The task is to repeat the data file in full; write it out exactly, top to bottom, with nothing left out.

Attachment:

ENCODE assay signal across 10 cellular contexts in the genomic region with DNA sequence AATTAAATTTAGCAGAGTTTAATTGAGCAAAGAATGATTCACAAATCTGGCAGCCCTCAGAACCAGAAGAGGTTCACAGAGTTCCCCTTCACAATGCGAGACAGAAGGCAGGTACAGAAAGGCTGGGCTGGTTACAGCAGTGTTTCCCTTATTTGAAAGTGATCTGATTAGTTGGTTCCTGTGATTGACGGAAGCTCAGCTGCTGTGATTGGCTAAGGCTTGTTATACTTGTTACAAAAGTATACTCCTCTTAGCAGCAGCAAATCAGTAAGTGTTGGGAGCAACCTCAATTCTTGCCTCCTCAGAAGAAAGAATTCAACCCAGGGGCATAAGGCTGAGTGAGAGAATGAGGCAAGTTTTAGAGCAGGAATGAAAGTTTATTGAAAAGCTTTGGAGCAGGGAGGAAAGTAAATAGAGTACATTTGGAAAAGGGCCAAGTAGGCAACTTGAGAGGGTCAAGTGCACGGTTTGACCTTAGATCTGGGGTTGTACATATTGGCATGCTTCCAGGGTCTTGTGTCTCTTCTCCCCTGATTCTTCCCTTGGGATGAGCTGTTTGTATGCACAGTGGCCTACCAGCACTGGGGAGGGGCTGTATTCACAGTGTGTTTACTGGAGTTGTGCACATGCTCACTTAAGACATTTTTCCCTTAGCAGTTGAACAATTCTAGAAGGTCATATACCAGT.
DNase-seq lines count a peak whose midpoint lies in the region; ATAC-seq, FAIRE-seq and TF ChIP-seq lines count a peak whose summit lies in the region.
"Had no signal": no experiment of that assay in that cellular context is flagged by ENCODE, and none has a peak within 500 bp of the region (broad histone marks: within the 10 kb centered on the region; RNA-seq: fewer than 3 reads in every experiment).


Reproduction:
ENCODE assay signal across 10 cellular contexts in the genomic region with DNA sequence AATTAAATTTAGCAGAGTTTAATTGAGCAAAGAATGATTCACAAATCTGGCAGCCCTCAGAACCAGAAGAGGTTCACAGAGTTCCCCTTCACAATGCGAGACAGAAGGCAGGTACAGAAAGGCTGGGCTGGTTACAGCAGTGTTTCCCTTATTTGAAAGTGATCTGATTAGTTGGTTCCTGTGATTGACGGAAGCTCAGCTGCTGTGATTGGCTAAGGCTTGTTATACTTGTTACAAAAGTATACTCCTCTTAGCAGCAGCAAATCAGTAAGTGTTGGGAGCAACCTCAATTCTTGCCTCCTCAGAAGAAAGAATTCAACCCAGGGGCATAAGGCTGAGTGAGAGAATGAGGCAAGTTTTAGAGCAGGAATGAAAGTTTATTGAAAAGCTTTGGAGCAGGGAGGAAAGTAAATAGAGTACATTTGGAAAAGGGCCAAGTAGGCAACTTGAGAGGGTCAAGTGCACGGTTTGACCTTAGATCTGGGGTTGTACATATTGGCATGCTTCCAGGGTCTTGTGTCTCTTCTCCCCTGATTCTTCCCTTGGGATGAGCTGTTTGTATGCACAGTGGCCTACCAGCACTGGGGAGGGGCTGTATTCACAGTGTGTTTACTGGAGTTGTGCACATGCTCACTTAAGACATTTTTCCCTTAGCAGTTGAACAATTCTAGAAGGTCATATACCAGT.
DNase-seq lines count a peak whose midpoint lies in the region; ATAC-seq, FAIRE-seq and TF ChIP-seq lines count a peak whose summit lies in the region.
"Had no signal": no experiment of that assay in that cellular context is flagged by ENCODE, and none has a peak within 500 bp of the region (broad histone marks: within the 10 kb centered on the region; RNA-seq: fewer than 3 reads in every experiment).